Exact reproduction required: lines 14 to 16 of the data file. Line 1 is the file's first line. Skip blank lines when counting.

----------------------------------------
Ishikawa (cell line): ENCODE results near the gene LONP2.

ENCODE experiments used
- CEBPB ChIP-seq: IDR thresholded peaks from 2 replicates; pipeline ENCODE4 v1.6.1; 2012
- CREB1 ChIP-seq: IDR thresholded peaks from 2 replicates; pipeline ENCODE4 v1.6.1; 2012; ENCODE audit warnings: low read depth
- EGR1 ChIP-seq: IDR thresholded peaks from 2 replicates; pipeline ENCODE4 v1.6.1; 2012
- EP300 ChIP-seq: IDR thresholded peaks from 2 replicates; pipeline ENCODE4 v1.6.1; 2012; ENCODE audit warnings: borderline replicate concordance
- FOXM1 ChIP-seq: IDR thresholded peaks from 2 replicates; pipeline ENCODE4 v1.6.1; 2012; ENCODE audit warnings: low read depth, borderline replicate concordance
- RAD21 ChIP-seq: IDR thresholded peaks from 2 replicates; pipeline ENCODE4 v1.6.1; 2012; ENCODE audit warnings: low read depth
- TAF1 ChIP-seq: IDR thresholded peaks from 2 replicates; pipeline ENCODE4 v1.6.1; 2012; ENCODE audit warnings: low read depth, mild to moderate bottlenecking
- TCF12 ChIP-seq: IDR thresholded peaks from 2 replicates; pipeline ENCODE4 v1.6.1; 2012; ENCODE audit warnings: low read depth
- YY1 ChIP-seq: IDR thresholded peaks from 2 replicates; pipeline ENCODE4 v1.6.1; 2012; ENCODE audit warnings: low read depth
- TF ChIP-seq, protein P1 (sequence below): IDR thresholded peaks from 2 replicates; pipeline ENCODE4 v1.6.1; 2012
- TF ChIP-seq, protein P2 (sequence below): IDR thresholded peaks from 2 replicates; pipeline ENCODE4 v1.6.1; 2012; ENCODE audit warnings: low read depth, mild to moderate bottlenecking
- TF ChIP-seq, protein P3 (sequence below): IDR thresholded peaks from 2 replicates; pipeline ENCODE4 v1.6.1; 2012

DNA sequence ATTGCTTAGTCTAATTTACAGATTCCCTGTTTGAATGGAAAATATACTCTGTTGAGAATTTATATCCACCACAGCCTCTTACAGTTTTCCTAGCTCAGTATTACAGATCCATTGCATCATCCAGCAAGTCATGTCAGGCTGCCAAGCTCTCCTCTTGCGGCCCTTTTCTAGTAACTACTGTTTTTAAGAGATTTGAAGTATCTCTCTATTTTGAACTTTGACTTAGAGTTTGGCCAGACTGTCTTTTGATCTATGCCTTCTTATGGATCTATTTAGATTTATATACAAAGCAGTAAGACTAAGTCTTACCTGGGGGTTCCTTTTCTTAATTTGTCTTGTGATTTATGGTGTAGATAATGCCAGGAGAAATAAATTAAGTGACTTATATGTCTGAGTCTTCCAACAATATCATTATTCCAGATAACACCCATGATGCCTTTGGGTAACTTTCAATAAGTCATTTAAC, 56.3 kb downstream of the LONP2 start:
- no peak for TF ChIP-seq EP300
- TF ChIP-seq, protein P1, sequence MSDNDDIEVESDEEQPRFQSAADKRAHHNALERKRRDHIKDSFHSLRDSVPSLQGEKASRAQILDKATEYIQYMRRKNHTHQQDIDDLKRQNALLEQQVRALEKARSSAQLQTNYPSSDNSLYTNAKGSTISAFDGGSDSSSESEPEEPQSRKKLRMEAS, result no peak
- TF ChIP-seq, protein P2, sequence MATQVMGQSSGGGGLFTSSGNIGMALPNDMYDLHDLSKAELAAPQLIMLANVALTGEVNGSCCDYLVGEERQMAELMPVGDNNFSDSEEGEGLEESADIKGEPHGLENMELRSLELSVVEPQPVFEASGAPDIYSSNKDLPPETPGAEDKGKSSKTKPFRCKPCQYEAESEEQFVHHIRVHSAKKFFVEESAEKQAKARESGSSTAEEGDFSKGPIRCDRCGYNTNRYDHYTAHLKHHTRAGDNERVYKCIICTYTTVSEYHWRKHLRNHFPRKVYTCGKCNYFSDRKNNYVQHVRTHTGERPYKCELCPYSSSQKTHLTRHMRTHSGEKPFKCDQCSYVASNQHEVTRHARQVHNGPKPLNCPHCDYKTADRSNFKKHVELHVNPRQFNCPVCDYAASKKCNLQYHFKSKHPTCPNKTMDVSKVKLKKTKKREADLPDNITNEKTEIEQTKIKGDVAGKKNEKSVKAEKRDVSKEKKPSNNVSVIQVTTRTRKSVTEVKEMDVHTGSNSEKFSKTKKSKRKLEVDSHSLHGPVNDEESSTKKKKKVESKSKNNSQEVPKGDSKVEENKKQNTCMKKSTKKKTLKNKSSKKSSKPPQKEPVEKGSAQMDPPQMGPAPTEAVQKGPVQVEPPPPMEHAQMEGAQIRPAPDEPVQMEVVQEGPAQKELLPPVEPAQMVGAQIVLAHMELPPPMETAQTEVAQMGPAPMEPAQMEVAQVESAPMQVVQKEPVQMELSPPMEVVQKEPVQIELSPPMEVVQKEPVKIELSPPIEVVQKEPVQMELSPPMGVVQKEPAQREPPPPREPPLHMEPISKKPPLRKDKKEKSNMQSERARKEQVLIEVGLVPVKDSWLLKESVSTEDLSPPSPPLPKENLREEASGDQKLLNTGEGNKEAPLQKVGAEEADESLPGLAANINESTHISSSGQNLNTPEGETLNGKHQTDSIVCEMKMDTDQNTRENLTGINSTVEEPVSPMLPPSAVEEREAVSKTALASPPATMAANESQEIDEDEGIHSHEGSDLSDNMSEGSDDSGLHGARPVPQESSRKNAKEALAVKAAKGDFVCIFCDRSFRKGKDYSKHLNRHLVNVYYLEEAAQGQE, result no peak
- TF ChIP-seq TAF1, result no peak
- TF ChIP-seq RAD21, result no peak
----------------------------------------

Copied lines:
- TF ChIP-seq, protein P3 (sequence below): IDR thresholded peaks from 2 replicates; pipeline ENCODE4 v1.6.1; 2012

DNA sequence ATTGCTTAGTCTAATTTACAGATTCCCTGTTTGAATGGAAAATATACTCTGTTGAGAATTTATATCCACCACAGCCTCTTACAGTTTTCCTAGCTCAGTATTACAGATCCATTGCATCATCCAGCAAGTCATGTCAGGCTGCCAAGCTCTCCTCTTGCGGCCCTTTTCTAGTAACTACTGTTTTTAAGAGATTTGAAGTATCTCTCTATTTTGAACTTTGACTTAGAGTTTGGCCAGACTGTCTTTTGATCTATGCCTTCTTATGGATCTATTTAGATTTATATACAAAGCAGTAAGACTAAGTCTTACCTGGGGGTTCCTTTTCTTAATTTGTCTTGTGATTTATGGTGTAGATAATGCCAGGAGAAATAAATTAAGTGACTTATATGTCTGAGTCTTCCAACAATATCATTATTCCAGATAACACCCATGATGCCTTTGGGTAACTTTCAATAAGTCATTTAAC, 56.3 kb downstream of the LONP2 start:
- no peak for TF ChIP-seq EP300